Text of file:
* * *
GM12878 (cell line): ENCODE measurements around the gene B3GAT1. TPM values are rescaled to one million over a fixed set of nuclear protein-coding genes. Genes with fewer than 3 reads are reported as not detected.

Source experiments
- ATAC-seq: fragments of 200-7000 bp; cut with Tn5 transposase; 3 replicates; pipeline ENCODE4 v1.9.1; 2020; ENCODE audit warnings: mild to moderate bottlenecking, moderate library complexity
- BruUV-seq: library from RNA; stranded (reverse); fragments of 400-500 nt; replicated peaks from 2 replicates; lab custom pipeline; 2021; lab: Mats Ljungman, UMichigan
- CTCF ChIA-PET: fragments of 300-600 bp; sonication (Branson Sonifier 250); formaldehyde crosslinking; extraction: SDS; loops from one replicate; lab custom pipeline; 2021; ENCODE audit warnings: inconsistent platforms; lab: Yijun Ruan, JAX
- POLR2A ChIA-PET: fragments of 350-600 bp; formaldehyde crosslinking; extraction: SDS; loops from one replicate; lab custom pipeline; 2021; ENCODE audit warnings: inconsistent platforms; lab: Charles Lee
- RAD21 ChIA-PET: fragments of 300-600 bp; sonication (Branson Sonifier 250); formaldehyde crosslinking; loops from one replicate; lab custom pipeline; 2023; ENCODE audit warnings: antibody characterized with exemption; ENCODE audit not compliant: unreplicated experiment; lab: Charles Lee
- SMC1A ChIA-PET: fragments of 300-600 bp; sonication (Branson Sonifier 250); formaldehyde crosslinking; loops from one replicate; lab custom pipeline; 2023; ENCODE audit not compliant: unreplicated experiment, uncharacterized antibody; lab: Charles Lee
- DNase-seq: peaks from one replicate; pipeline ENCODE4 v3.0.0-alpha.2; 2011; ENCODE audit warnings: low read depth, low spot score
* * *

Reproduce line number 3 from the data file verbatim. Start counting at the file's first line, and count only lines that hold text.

- ATAC-seq: fragments of 200-7000 bp; cut with Tn5 transposase; 3 replicates; pipeline ENCODE4 v1.9.1; 2020; ENCODE audit warnings: mild to moderate bottlenecking, moderate library complexity